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Date: Sat, 20 Dec 2014 11:33:22 -0500
From: Daniel Kahn Gillmor <>
Subject: Re: can we talk about secure time?

On 12/20/2014 09:42 AM, Stuart Henderson wrote:
> On 2014/12/20 12:27, Hanno Böck wrote:
>> Is there any reason not to tell everyone to use tlsdate?
>> What's the distro's take on this? afaik many ship ntp-based solutions
>> by default.
> That won't work well for OpenBSD; libressl uses a random value instead
> of the timestamp.

It's not just libressl, there's a general push to do this:

and the upcoming TLS 1.3 is likely to have the timestamp removed from
the handshake entirely:

tlsdate can also fetch the Date: header from https connections, though,
so that should make it possible to withstand the removal from the handshake.

Even if the time were to remain in the handshake (or we're ok with using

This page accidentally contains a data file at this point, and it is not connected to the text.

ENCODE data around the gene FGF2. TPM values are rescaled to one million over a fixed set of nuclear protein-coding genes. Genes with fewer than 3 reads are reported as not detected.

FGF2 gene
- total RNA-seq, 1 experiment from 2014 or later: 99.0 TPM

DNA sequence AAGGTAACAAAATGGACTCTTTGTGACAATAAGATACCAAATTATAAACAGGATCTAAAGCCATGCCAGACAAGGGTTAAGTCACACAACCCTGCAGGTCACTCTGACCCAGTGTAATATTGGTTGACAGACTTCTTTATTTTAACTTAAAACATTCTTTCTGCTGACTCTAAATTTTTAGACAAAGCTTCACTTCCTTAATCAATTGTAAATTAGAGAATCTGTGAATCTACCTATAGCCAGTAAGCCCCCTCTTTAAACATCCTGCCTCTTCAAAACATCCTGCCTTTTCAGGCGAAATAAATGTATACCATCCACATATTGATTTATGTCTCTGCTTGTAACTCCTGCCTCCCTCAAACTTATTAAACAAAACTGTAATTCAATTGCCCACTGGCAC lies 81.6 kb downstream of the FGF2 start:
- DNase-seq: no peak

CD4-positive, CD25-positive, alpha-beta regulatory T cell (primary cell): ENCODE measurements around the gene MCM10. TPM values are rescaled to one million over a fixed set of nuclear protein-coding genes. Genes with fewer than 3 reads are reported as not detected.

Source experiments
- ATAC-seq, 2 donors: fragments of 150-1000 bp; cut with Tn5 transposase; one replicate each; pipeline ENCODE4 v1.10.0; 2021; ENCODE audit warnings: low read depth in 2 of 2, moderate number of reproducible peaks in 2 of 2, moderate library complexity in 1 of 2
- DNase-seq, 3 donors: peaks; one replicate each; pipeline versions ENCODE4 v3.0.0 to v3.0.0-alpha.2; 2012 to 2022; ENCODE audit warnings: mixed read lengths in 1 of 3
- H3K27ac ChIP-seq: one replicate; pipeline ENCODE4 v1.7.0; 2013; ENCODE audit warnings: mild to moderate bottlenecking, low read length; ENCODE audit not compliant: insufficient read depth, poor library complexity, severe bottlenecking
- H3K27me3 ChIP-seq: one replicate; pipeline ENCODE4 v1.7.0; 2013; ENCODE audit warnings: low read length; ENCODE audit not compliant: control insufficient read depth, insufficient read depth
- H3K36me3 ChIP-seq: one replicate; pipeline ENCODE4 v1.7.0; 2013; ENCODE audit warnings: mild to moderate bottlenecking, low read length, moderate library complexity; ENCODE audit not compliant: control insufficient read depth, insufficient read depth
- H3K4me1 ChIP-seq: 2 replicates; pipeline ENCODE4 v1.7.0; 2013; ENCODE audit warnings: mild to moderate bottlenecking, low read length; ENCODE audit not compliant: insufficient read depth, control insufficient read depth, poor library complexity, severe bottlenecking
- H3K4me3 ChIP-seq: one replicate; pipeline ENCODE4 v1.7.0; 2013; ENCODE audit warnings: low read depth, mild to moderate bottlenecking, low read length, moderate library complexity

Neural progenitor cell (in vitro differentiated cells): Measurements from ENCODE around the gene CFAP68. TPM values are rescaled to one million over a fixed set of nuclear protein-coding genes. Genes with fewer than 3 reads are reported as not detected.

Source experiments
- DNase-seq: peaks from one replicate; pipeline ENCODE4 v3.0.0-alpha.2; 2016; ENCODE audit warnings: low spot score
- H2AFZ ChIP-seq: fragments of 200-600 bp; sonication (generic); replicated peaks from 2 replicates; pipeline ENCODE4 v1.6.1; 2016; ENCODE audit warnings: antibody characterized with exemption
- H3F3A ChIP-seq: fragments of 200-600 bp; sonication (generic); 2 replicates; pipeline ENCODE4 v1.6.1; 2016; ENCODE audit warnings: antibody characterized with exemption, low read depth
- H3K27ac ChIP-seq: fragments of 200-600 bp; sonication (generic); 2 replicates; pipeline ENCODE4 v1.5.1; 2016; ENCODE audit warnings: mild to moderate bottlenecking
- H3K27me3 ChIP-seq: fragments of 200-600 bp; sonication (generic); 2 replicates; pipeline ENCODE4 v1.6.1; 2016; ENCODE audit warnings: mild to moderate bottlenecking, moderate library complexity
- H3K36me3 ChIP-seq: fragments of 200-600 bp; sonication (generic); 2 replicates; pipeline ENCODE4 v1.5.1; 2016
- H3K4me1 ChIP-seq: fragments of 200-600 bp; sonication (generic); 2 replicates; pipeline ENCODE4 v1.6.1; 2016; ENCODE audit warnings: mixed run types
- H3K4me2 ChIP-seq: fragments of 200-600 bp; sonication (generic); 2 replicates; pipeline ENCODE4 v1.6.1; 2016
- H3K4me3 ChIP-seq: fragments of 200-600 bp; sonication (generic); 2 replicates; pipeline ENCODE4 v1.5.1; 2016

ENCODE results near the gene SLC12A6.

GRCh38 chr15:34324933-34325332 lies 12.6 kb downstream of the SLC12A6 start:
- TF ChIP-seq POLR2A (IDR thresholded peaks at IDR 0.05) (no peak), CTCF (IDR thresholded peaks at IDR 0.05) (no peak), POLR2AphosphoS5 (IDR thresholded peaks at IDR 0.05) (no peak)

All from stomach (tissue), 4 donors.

the HTTP Date: header), tlsdate has a chicken-and-egg problem: if you
want to actually verify the TLS connection,  you need to validate a
signature from a valid X.509 certificate; but knowing the validity of
any given certificate is dependent on knowing the correct time.

the default installation of tlsdate on debian jessie (0.0.12-1) appears
to list 143 CAs in /etc/tlsdate/ca-roots/tlsdate-ca-roots.conf (all the
usual suspects :/) so it doesn't appear to be using any targeted
cryptographic keying material beyond the general public CA expectations.

if we're going to solve the network time situation with cryptographic
mechanisms, using time-bounded certificates for validity seems problematic.

That said, for systems which need only rough precision and stronger
network security (which is most systems), tlsdate does a much better job
at the moment compared to ntp.  (ntp offers more precision and less
security, which seems like the wrong tradeoff for most
internet-connected devices)


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